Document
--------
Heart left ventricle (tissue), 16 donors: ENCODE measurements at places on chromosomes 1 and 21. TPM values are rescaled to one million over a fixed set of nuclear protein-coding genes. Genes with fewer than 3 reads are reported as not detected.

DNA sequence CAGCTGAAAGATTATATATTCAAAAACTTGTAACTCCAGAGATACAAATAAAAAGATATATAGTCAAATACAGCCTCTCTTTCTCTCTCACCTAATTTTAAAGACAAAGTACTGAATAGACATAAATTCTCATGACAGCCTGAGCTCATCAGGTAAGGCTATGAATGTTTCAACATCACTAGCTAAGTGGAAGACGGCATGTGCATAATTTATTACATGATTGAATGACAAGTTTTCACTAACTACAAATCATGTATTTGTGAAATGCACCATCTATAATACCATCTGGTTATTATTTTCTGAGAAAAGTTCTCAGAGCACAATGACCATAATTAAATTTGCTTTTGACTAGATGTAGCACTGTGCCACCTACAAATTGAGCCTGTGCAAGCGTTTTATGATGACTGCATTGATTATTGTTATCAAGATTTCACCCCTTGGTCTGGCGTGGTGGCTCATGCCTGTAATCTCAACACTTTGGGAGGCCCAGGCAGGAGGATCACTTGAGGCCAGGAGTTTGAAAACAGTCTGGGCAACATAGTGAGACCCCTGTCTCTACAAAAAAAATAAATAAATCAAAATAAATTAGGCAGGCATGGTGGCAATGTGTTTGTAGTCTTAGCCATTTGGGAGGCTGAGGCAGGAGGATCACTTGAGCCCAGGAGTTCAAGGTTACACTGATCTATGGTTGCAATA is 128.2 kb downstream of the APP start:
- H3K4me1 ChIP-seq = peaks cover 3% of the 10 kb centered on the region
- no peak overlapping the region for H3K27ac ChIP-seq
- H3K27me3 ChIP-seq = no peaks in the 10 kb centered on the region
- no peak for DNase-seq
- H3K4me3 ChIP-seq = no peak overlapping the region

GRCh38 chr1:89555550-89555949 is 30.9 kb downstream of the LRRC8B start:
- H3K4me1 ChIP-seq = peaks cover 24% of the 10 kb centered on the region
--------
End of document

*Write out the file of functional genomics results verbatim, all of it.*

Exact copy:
Heart left ventricle (tissue), 16 donors: ENCODE measurements at places on chromosomes 1 and 21. TPM values are rescaled to one million over a fixed set of nuclear protein-coding genes. Genes with fewer than 3 reads are reported as not detected.

DNA sequence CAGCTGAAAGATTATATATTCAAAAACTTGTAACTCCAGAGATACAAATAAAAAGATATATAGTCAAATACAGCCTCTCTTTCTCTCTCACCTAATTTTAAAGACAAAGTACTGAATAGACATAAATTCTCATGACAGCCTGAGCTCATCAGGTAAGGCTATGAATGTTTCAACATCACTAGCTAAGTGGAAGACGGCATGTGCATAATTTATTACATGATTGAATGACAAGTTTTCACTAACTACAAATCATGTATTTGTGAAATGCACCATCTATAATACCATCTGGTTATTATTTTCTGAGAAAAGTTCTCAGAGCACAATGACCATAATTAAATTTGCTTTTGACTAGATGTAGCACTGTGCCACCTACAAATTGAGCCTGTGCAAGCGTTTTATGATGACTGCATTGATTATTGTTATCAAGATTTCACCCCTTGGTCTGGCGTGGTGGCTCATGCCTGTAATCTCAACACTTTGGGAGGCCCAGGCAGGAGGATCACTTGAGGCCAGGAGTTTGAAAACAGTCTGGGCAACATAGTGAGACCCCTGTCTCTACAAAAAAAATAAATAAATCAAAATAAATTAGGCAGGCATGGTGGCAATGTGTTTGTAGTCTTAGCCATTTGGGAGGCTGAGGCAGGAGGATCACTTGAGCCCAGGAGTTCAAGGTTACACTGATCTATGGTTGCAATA is 128.2 kb downstream of the APP start:
- H3K4me1 ChIP-seq = peaks cover 3% of the 10 kb centered on the region
- no peak overlapping the region for H3K27ac ChIP-seq
- H3K27me3 ChIP-seq = no peaks in the 10 kb centered on the region
- no peak for DNase-seq
- H3K4me3 ChIP-seq = no peak overlapping the region

GRCh38 chr1:89555550-89555949 is 30.9 kb downstream of the LRRC8B start:
- H3K4me1 ChIP-seq = peaks cover 24% of the 10 kb centered on the region